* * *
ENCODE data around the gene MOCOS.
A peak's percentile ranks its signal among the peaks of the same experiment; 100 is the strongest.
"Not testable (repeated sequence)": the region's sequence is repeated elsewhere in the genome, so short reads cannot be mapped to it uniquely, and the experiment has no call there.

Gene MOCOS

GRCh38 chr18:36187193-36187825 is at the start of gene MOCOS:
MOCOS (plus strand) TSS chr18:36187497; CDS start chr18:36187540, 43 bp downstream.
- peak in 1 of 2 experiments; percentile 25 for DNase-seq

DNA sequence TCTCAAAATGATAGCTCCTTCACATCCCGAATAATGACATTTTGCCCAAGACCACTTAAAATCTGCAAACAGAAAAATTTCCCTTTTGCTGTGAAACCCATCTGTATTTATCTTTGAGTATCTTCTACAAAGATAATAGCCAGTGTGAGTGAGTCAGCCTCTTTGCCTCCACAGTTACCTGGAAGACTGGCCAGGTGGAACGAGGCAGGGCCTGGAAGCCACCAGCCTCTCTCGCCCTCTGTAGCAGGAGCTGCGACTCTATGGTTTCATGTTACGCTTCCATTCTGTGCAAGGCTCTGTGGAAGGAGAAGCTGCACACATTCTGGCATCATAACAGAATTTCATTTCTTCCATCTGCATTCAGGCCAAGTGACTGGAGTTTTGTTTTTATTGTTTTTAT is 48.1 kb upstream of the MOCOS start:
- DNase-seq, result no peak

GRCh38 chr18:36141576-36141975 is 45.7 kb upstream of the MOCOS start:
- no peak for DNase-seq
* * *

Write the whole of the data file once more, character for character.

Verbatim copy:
ENCODE data around the gene MOCOS.
A peak's percentile ranks its signal among the peaks of the same experiment; 100 is the strongest.
"Not testable (repeated sequence)": the region's sequence is repeated elsewhere in the genome, so short reads cannot be mapped to it uniquely, and the experiment has no call there.

Gene MOCOS

GRCh38 chr18:36187193-36187825 is at the start of gene MOCOS:
MOCOS (plus strand) TSS chr18:36187497; CDS start chr18:36187540, 43 bp downstream.
- peak in 1 of 2 experiments; percentile 25 for DNase-seq

DNA sequence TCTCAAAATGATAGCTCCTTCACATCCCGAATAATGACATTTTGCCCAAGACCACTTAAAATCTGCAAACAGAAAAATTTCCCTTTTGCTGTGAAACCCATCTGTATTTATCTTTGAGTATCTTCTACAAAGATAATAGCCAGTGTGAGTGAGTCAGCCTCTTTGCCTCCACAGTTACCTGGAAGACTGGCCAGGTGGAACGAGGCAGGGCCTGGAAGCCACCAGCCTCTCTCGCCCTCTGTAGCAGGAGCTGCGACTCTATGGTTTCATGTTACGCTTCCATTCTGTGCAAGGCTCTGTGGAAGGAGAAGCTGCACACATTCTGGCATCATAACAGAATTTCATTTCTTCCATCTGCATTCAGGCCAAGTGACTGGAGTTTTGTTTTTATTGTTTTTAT is 48.1 kb upstream of the MOCOS start:
- DNase-seq, result no peak

GRCh38 chr18:36141576-36141975 is 45.7 kb upstream of the MOCOS start:
- no peak for DNase-seq